Immigrant women face a range of challenges in the workforce, including the gender pay gap, and difficulties accessing executive roles in the workforce. This is made even clearer by the data — a recent study by TRIEC shows that women only make up about 36 percent of executive roles in the Greater Toronto Area, and when those 36 percent are analyzed for immigration status and ethnicity, the number falls further — only 2 percent of executive roles in are occupied by racialized immigrant women.
Our Mentors Share Their Stories
We asked a few of our female mentors to share their stories and challenges in finding a place in the Canadian workforce.
Maral Melkonian arrived from Syria in 2016, with a background in banking. After a challenging job search, she secured a position as a Credit Analyst at TD Bank and joined the Canada InfoNet program as a mentor. Experiences dealing with immigration challenges and assistance she received from employment and mentoring programs inspired her to become a mentor.
She shared the following about her experience:
It is very hard for all of us to be uprooted from our land, home, friends and parents, packing all our life souvenirs in few suitcases, and decide to begin a new life in a very different country like Canada, different in culture, nature, weather and environment. Undertaking the challenge because we all believe we are going to have a better and safer life, a brilliant future for our children and us.
The biggest and hardest challenge comes when we start to search for a job, related to the same profession and field (we had before immigrating). The main and most important point is to meet the correct person or organization to help and advise you, not necessarily by finding the job, but an encouraging word makes and means a lot, or lead you to dive deeper in searches in the proper sectors, companies and institutions.
In addition to barriers faced by all immigrants, women have to overcome additional challenges, Maral shares:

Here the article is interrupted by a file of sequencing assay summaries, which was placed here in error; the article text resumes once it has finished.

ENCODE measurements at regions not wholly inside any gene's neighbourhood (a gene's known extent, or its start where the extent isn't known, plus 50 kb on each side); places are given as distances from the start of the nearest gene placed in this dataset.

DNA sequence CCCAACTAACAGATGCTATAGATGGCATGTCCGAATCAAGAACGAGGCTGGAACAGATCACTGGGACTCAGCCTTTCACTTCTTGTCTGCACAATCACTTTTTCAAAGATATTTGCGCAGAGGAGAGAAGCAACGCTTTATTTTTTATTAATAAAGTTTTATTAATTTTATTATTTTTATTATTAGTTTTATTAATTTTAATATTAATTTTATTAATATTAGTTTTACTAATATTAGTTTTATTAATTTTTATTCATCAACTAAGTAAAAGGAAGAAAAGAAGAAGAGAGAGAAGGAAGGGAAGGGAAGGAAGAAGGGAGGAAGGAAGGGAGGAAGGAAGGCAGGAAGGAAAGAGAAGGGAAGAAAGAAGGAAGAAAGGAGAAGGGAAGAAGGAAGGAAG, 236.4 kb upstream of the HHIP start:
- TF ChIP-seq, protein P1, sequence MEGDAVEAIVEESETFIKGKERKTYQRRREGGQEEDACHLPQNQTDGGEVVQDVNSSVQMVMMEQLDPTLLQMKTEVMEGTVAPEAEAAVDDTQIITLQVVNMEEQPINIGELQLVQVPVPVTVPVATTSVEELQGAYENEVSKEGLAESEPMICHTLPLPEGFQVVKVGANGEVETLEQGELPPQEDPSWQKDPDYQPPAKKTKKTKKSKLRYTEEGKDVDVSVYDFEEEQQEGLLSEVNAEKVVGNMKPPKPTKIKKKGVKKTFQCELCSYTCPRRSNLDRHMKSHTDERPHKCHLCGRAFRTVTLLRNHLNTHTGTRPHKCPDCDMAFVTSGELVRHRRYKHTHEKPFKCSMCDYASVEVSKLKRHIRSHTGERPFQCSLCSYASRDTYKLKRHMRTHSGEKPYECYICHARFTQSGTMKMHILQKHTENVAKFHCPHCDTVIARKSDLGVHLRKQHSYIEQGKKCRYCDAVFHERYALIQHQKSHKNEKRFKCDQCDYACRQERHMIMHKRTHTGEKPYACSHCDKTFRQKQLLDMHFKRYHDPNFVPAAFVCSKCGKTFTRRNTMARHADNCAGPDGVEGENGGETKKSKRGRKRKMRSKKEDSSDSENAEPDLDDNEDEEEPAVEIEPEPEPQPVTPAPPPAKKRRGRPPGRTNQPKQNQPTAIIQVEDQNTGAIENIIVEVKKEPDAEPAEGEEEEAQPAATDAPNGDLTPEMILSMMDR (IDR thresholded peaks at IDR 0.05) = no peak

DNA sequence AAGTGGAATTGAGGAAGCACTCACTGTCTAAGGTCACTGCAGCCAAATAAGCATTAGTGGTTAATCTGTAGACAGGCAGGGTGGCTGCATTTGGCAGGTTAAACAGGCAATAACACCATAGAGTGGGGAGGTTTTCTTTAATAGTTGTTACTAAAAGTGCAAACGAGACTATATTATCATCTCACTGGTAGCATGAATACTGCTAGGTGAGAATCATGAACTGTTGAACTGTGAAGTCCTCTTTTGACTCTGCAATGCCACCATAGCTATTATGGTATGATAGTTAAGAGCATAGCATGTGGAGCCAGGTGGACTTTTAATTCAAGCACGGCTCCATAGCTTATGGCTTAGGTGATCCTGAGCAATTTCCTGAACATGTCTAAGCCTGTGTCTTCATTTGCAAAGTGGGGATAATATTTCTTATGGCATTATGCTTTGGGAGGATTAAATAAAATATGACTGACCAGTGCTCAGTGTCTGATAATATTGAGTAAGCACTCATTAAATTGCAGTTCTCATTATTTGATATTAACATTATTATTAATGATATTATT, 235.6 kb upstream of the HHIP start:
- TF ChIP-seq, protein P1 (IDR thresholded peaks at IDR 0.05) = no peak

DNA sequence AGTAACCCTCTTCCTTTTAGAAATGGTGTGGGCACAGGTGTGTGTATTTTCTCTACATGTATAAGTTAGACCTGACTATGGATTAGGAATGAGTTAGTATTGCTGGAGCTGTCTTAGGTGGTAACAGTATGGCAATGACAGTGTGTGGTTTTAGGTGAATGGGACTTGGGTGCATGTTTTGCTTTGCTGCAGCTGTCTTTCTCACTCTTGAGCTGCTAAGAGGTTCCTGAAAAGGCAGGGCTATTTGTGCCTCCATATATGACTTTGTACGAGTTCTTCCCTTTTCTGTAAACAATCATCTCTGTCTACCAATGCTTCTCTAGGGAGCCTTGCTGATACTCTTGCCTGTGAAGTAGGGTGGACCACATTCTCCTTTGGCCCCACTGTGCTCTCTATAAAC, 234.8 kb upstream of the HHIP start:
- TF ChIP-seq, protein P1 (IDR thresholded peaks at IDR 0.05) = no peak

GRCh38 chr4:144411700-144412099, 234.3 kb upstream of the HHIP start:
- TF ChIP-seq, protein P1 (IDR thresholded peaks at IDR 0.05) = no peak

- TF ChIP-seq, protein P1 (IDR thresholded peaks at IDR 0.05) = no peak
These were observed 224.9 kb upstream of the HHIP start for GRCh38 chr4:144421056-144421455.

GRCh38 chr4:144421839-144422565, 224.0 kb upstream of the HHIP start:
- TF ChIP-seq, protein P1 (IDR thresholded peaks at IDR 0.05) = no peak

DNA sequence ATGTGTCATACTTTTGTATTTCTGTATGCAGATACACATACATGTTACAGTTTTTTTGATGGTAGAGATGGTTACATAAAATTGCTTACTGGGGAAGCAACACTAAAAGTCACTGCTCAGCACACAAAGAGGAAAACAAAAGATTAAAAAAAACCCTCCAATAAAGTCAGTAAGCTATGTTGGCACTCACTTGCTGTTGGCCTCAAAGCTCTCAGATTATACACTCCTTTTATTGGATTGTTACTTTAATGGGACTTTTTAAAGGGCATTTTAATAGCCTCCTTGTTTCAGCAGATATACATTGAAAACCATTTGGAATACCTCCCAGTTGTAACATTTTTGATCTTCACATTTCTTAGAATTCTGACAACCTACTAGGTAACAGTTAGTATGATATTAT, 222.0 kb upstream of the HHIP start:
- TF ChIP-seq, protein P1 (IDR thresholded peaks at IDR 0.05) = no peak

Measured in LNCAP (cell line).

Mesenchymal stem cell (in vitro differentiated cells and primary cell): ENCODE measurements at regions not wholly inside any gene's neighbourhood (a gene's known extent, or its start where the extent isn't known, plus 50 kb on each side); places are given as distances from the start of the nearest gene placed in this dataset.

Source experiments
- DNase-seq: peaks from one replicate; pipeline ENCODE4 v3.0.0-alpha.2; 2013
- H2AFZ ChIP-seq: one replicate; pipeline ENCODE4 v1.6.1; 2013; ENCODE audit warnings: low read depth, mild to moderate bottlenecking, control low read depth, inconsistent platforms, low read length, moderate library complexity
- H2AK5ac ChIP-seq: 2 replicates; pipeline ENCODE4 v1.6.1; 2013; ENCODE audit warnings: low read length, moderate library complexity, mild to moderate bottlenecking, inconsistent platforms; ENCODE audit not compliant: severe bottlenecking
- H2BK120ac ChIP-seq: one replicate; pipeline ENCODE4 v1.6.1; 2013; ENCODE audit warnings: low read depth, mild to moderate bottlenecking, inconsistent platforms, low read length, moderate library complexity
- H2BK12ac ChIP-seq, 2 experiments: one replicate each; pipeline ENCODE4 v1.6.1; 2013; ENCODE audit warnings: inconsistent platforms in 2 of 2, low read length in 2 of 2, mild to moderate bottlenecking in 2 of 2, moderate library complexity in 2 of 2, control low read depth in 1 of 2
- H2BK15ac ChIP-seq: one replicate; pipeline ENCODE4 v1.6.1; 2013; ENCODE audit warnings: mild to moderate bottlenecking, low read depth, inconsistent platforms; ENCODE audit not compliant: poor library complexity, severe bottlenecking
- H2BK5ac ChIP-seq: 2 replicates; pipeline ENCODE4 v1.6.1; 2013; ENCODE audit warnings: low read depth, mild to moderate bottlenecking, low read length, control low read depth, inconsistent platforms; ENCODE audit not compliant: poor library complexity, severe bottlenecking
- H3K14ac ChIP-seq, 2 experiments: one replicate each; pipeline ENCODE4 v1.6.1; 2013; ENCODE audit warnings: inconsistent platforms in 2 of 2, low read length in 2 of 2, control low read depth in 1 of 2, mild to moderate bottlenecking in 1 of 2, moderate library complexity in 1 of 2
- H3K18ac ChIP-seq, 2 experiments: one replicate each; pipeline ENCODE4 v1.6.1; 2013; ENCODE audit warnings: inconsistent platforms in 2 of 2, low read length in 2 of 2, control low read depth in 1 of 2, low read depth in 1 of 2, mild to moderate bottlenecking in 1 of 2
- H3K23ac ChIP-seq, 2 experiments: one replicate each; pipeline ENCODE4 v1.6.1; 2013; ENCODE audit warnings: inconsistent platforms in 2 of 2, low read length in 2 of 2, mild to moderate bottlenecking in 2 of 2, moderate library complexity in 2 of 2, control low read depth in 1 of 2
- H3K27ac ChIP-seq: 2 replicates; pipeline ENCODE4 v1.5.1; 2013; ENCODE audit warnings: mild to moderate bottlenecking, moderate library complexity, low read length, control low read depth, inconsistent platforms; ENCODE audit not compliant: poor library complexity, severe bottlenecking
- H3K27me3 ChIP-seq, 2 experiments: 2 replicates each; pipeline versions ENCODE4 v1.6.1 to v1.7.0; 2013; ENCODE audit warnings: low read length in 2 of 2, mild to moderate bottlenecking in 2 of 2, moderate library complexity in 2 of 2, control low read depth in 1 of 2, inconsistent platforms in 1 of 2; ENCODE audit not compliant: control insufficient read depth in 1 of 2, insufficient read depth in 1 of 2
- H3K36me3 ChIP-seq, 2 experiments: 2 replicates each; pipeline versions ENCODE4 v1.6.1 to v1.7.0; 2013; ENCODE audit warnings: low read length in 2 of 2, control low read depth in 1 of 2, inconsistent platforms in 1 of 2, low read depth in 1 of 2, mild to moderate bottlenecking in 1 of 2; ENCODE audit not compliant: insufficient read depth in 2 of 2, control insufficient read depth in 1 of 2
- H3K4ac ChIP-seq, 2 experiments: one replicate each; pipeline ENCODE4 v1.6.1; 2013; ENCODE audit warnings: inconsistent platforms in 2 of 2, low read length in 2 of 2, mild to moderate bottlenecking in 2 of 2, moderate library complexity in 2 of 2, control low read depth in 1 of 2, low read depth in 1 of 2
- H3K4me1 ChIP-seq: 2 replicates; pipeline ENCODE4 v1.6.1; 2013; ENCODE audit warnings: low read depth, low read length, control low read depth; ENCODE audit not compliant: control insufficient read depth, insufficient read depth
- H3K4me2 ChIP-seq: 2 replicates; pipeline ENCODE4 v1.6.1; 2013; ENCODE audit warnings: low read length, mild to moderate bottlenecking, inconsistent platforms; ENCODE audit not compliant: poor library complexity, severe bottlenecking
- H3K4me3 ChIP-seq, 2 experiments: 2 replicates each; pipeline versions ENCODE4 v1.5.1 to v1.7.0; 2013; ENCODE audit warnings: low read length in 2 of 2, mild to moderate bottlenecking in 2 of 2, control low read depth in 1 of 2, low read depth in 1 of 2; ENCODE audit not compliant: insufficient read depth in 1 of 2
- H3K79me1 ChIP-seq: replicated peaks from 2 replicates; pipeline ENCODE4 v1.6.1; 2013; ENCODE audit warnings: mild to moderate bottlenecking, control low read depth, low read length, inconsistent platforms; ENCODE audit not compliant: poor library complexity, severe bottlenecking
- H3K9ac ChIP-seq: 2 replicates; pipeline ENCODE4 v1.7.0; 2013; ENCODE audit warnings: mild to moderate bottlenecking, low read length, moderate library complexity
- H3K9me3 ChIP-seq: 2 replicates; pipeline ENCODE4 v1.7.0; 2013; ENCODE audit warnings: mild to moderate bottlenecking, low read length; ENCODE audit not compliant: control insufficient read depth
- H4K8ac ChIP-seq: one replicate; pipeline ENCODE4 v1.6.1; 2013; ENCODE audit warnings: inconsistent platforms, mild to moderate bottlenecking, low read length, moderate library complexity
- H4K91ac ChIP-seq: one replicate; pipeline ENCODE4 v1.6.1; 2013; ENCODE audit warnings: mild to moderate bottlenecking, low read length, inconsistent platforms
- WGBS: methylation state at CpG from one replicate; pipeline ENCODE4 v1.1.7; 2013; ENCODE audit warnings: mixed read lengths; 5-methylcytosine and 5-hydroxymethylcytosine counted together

…the work schedule, the working hours and days, especially if they have families and young kids. It is so hard to manage if both parents are working and they have to accept any offer just to start and survive. For example, I have to work three different schedules a week with one day late shift, other examples some retail workers and bank branches require all weekends, noting here the kids’ drop off and pick up strict times by schools.
These are some of the many challenges faced by women, which can lead to their career goals having to be set aside. The support Maral received from her mentor – whom she calls “a lifesaving angel” – was crucial for her to get her first job in Canada at a leading bank. She emphasizes how her mentorship experience was beneficial, not only for the technical knowledge her mentor shared, but also to keep her motivated and encouraged. For that reason, Maral later became a mentor with Canada InfoNet — to pass on her experience and pay forward for all the support she received when she was new in Canada.
Fabi Ramos, now employed as a Marketing Manager at Next Edge Capital, immigrated from Brazil in 2016. She chose to become a mentor because she saw it as “an opportunity to learn, develop leadership skills and gain a personal sense of satisfaction” from helping immigrants who are now facing the challenges that she previously faced. In regards to being a woman in the Canadian workplace, she shares:
Like most women, I have also experienced challenges in the job market such as gender pay gap, career ladder opportunities, fear of becoming pregnant, appearance judgment, room temperature disparity and other gender bias. I usually say that women need to work harder to prove our worth in the work place, to win our space.
The Role of Employers
Employers have an important role to play in achieving more equality in the workforce. A study by McKinsey & Company reveals the importance of the link between diversity and corporate financial out-performance; one of their findings showed is that companies in the top quartile for gender diversity on their executive teams were 21 percent more likely to experience above-average profitability than companies in the fourth quartile.
We still have a long way to go, but we believe that bringing awareness to the issues and giving an opportunity for women to tell their stories is one step towards finding solutions that will benefit our whole community. JVS Toronto’s Canada InfoNet mentoring program is enriched by all the support offered by our women mentors to immigrating professionals.
Beyond International Women’s Day, diversity should not simply be something to strive for but it should be a given that women have their place in the workforce.